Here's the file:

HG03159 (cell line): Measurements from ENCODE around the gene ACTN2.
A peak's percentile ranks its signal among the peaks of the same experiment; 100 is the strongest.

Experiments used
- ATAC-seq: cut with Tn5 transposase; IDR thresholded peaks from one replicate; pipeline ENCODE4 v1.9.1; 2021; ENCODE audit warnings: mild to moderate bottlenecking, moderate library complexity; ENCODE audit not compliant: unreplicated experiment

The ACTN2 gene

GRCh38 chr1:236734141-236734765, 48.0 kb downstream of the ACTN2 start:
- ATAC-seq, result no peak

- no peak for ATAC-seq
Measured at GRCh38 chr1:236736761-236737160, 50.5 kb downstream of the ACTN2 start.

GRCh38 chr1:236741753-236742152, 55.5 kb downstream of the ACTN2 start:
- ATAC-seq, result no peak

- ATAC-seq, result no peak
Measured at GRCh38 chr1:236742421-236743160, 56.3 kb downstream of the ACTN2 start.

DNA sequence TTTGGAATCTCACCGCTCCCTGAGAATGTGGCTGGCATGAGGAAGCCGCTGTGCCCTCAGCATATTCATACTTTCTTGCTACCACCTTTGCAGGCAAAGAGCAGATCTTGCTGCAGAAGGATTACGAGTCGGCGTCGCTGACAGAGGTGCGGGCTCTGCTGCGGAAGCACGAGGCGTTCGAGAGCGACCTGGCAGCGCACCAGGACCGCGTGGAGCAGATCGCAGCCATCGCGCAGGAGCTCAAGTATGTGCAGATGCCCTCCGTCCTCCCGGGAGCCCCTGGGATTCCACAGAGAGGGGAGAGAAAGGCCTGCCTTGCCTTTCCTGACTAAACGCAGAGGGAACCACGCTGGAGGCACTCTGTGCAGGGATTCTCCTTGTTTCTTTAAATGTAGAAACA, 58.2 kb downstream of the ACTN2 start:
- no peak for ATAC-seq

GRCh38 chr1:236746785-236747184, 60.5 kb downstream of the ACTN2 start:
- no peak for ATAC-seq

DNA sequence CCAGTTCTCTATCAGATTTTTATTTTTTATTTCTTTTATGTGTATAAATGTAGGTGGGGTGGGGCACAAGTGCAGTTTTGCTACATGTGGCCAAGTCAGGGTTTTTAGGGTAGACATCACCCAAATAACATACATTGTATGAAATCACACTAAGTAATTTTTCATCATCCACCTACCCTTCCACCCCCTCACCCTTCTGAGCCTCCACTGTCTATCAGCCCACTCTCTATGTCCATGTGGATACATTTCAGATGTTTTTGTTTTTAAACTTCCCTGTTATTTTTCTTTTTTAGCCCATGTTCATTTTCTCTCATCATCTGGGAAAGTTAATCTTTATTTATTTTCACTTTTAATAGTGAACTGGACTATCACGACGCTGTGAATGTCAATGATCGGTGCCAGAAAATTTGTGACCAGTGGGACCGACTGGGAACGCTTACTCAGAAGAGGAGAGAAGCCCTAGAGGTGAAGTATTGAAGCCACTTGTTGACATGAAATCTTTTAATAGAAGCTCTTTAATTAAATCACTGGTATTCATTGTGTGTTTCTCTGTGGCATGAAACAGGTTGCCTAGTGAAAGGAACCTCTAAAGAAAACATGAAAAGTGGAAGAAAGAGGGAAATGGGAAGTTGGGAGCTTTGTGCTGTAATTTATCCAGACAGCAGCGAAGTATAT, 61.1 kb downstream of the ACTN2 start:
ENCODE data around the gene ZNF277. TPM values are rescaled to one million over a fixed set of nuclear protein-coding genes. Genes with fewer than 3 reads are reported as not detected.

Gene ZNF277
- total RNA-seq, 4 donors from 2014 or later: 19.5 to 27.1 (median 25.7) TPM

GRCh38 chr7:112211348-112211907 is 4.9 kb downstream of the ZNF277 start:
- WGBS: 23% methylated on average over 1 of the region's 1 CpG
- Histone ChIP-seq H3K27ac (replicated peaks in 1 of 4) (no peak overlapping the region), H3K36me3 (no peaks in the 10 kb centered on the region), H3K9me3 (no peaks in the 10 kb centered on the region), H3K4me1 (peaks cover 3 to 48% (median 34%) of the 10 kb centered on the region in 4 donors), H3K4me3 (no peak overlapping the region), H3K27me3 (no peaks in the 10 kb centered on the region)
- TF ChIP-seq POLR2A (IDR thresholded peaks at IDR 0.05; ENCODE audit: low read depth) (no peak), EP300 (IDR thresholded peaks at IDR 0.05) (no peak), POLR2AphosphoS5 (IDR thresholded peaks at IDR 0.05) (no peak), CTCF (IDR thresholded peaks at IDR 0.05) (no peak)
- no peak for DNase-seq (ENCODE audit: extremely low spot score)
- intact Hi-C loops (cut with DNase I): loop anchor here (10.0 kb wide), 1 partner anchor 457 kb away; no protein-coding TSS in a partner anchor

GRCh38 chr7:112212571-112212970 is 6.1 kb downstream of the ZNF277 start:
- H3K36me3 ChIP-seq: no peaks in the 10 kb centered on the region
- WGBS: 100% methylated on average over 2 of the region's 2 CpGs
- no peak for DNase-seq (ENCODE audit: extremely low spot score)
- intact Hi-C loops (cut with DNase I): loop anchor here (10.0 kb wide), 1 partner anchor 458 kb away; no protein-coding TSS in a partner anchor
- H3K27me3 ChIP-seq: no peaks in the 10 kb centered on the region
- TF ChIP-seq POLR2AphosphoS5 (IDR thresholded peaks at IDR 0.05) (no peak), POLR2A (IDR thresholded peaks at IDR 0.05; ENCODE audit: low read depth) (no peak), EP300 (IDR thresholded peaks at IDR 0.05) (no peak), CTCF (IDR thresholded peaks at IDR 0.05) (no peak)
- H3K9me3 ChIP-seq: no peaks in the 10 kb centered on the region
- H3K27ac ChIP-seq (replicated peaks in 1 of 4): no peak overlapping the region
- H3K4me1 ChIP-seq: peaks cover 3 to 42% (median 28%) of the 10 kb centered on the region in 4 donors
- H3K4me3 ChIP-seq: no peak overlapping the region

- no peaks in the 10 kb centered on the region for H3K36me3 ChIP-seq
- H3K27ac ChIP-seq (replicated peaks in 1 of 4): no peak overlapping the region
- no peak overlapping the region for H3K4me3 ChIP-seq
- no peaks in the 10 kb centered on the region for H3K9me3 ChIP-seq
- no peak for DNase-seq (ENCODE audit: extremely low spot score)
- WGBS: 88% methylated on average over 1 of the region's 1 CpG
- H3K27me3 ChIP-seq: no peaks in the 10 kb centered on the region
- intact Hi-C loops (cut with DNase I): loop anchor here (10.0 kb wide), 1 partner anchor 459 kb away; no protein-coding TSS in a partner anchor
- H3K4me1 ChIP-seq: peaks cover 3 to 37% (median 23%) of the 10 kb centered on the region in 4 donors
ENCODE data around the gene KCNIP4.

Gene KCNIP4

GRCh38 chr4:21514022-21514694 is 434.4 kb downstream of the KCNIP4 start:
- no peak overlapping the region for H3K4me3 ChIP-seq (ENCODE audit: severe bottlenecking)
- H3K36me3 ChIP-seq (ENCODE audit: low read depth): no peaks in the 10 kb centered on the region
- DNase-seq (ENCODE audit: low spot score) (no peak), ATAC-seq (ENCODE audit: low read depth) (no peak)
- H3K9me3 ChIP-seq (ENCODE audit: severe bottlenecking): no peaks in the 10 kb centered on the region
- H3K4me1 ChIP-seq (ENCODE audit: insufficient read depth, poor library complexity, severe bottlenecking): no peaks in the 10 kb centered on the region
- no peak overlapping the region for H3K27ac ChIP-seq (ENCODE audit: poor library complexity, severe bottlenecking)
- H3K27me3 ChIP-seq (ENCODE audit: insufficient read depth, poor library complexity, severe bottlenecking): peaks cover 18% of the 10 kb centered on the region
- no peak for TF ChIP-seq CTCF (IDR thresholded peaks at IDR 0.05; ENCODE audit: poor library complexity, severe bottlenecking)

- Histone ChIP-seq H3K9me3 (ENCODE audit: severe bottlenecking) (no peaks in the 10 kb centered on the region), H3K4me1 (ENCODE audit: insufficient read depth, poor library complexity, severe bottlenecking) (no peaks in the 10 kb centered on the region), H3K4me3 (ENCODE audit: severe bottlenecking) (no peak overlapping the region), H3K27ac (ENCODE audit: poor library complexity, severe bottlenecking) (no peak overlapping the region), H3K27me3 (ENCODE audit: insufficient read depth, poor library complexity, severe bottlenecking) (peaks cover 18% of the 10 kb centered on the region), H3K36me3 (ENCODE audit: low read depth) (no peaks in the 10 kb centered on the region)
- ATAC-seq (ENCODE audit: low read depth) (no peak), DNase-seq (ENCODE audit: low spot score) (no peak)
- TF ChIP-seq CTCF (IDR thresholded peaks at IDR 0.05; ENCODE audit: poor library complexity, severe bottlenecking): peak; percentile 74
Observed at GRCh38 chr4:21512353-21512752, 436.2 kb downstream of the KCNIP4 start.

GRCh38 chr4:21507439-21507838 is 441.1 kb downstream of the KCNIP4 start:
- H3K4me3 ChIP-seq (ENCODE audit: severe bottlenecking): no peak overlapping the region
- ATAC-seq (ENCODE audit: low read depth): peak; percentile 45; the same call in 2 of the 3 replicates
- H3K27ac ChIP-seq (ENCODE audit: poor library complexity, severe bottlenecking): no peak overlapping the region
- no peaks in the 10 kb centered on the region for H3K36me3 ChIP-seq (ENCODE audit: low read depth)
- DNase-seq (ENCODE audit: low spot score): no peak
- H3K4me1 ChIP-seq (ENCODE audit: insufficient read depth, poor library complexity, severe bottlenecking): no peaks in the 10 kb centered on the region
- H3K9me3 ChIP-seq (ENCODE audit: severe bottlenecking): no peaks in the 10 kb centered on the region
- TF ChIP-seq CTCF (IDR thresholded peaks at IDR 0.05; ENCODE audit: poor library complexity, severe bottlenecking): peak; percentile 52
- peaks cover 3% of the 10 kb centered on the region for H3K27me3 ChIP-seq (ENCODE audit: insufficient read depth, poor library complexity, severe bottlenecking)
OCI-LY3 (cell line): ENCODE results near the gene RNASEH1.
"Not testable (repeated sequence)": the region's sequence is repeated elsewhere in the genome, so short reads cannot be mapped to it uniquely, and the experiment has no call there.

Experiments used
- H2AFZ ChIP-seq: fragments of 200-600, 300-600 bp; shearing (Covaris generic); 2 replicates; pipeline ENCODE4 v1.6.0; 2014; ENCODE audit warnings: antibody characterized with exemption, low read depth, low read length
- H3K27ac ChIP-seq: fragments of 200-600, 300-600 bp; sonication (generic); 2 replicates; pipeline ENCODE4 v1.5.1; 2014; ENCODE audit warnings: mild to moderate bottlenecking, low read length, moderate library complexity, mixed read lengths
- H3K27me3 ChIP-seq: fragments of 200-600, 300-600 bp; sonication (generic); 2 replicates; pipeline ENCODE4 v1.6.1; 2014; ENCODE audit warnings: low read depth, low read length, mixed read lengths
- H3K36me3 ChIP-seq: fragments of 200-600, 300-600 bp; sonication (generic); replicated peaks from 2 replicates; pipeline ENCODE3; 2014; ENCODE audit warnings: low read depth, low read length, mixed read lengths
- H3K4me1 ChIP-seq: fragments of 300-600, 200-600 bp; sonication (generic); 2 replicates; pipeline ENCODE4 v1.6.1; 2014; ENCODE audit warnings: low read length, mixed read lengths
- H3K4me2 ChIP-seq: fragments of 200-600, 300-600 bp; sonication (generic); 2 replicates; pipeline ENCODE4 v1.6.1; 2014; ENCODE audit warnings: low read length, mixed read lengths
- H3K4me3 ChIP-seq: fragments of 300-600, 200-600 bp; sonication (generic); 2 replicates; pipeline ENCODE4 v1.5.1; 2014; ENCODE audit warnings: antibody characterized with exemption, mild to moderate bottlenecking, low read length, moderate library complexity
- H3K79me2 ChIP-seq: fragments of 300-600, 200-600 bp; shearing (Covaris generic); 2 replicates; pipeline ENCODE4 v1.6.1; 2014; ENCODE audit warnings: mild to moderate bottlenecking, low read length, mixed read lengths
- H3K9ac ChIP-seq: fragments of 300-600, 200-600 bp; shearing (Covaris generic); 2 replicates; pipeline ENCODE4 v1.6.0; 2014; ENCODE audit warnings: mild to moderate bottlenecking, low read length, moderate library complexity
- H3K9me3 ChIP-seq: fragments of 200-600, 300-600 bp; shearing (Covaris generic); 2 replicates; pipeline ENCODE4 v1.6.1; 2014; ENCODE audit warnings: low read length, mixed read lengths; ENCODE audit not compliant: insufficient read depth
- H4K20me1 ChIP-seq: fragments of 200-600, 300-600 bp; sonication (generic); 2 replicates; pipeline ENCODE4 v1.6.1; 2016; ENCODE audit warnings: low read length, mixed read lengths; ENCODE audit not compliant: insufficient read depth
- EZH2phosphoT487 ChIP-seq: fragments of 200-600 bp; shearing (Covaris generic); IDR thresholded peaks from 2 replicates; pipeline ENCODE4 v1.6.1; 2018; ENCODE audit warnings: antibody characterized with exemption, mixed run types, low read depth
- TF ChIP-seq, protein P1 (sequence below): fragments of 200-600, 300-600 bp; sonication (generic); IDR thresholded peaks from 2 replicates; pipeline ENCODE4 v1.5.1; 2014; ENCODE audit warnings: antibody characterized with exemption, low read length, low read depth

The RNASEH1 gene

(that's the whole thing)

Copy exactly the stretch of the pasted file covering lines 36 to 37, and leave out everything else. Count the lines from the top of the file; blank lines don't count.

- H3K27ac ChIP-seq (replicated peaks in 1 of 4): no peak overlapping the region
- H3K4me1 ChIP-seq: peaks cover 3 to 42% (median 28%) of the 10 kb centered on the region in 4 donors